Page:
How Should I Tell My Parents That I Want to Major in History?

I have been trying to answer this question for a long time. I started exploring career options for history majors in an ongoing series of posts on this blog entitled “So What CAN You Do With a History Major?”  Then I wrote a chapter in my book Why Study History: Reflecting on the Importance of the Past entitled “So What Can You Do With a History Major?”

I am glad that history professors at other colleges and universities have found my work in this area helpful.  One of those historians is Jay Case of Malone College.  Here is a taste of his post at The Circuit Reader:

If you read this blog, chances are either you have some appreciation for history, or you are really desperate for a few bad jokes and some cheap snark. If it is the latter, somebody may need to have a long conversation with you about your priorities.

Of course, there are many people who would say that if is the former, you may need to have a long conversation with someone about your priorities. History may be nice if you need a hobby, like collecting snow globes, but beyond that, what’s the point?

I’ve been dealing with this way of thinking throughout my professional career. For instance, I occasionally run into a student who doesn’t understand why they are required to take a history class. And by “occasionally,” I mean a couple dozen students every semester since 1983.

But then, sometimes I get a student who not only loves history, but actually wants to major in history in college. Last month, for instance, I talked to a student who was seriously thinking about becoming a history major. She was thoughtful, did some research on the question, and had very good reasons for thinking about history as a major.  Cool.

“But I’m not sure what I will tell my parents,” she said.

Ah. Parents.

Yes, what self-respecting parent would want their child to go off to college to major in history, particularly if they aren’t going to teach? That seems about as productive as collecting snow globes. Only you have to pay a hefty tuition fee to do it.

I understand the concern. History does not seem to be practical. It does not seem to lead to any clear jobs, other than teaching history to students who don’t know why they should be taking a history class.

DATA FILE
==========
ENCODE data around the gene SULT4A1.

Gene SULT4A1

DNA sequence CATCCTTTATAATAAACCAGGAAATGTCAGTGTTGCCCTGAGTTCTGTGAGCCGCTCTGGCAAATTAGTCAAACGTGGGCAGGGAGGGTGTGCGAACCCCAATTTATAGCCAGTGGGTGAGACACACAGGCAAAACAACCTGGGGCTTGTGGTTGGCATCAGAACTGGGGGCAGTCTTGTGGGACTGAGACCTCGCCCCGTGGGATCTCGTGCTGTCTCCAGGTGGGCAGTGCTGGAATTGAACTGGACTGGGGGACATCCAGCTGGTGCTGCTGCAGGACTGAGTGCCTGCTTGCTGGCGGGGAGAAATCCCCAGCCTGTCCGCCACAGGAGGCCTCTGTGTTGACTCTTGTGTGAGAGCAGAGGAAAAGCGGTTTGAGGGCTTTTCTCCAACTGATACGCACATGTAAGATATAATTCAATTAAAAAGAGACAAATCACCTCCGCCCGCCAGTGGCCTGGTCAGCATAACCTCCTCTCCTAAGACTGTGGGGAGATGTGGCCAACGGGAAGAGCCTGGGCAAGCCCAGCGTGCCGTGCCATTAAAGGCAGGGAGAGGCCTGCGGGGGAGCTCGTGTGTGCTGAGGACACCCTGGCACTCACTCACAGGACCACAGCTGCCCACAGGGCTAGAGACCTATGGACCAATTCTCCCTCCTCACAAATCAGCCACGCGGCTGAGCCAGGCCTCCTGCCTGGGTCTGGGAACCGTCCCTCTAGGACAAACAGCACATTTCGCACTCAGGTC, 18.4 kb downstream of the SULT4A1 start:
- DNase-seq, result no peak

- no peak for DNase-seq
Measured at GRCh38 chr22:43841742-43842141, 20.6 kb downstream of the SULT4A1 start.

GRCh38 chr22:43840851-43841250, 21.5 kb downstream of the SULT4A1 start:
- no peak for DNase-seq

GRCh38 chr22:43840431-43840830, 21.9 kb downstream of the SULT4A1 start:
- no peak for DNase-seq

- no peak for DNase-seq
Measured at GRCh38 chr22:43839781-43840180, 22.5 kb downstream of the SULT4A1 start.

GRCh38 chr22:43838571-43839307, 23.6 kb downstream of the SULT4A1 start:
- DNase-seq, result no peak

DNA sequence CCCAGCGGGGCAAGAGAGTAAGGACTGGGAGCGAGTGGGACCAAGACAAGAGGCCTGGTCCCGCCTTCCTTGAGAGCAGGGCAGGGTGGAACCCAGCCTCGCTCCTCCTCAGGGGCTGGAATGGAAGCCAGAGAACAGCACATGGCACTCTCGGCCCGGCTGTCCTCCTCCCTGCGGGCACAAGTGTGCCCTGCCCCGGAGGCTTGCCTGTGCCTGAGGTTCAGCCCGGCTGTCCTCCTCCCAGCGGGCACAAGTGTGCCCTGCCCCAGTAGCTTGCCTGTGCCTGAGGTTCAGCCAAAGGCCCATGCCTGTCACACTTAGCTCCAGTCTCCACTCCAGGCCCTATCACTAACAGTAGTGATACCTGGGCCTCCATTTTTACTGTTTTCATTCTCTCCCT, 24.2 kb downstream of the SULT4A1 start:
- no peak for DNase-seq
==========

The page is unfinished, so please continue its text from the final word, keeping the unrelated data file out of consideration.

You might guess that I have a lot to say about this. It is hard, however, to unpack it all in a blog post. So let me tell you what I told my student: read Why Study History? by John Fea, a historian at Messiah College.

He describes many reasons for studying history.  He explains what goes into the academic study of history. And he has a wonderful little chapter for college students and parents alike, entitled “So What Can You Do With a History Major?”

What can you do with a history major? Here is a hint: Fea discusses a former student of his who is working in a hospital in Malawi, explaining she is an agent of change who got her job “because and not in spite of the fact that she was a history major in college.” Is that strange? No. I see this in many of my former students: a good history education can actually make you better at your calling, whatever it may be.

Read the entire post here.

One thought on “How Should I Tell My Parents That I Want to Major in History?

  1. This post resonates with me because my parents sent me to college to become either a labor mediator or human resources professional, i.e. someone with a college degree that had a clearly defined set of marketable skills. Like many teenagers, I shook my head, said “sure” and went off to college.

    In college, I came into my own and figured out that I really wanted to be a history major. I knew my tuition-paying parents would be upset so I went to career services and started looking into internships that would lead to practical skills. I found one with the National Park Service. After I secured my internship, I called my parents and told them the news.

    My parents were upset. They didn't understand how a history degree would prepare me for gainful employment. I think they pictured me flushing my tuition dollars down the drain. They appreciated the NPS internship, but I think the biggest issue was I had changed their dreams for me.

    Mom and Dad eventually came around. Today, they love that I am a professional historian and we have a good relationship, but my initial decision to follow my own path caused friction.

    I think the advice I would give to any undergrad would be you have to follow your own path. If you know that being a history major is what you want to do and who you are meant to be, then you should become a history major. We history majors acquire skills in writing, research, and analytical thinking that are prized by the workforce. We just have to be a bit more creative about how we market our degrees than people with other majors. Also, your parents love you and they will eventually come around. In the end, I think most parents just want their kids to be happy and lead fulfilling lives.

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